Power Spectral Measurements for a simulated signal.
This example computes the averaged power spectrum of a simulated input signal. You can specify various averaging modes for your measurement, such as RMS averaging, vector averaging, or peak hold, as well as the number of averages. You can observe the influence of these averaging parameters, typically on the noise floor, and notice that vector averaging requires the use of a trigger in order to lower the noise floor without lowering the fundamental along with it. You also can specify the type of window to use in this measurement, such as a Hanning or Flat Top.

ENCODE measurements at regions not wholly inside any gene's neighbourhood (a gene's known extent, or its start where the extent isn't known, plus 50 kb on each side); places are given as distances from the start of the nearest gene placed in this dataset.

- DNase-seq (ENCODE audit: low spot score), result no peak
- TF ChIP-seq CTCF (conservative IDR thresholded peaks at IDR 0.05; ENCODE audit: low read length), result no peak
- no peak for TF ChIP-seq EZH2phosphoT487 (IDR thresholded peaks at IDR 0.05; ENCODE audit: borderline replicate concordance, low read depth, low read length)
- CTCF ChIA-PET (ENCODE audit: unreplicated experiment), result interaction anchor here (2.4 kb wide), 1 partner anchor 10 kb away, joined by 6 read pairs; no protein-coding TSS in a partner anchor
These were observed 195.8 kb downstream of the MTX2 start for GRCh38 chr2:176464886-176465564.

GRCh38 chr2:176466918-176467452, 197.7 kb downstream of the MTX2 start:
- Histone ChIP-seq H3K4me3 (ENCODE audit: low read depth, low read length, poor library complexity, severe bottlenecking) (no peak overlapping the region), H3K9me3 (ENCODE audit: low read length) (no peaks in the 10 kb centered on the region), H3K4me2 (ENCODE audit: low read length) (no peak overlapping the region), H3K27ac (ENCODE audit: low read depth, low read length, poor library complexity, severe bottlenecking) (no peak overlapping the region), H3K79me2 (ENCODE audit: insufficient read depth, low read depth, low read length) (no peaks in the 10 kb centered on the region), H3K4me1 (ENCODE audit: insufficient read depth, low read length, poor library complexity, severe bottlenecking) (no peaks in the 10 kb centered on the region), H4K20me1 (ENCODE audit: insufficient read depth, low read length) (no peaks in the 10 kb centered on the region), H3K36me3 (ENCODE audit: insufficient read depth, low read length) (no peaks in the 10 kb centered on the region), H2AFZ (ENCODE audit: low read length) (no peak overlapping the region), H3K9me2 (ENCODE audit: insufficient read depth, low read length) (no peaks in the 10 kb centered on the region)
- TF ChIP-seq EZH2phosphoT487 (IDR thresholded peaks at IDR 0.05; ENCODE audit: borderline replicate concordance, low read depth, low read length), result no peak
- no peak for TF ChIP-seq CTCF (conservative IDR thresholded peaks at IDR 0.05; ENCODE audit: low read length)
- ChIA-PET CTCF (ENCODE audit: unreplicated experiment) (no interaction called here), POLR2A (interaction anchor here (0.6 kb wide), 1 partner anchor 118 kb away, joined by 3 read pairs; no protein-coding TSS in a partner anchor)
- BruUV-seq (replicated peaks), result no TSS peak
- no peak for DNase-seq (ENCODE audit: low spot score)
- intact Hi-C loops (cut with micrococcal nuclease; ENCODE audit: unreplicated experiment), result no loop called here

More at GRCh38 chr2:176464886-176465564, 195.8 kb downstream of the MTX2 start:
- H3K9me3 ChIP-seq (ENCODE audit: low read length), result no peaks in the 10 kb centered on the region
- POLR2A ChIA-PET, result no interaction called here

The power spectrum, also called the energy spectral density, uses windowing, averaging, and Fast Fourier Transforms (FFT) to describe the energy of a signal distributed across frequency. That is, the power spectrum captures the power of a signal per unit frequency. A clarifying method for seeing the capability of the power spectrum is to analyze a signal containing a known frequency but have noise and other components added to the signal. The power spectrum will capture the energy of the embedded periodic signal in relation to the other components such as noise, this is also known as the signal to noise ratio.
LabVIEW 2012 (or compatible)
Steps to Implement or Execute Code 1. Set the amplitude and frequency at which you would like to have the signal. 2. Select the Window, and averaging parameters that you would like to apply to the signal. 3. Run the VI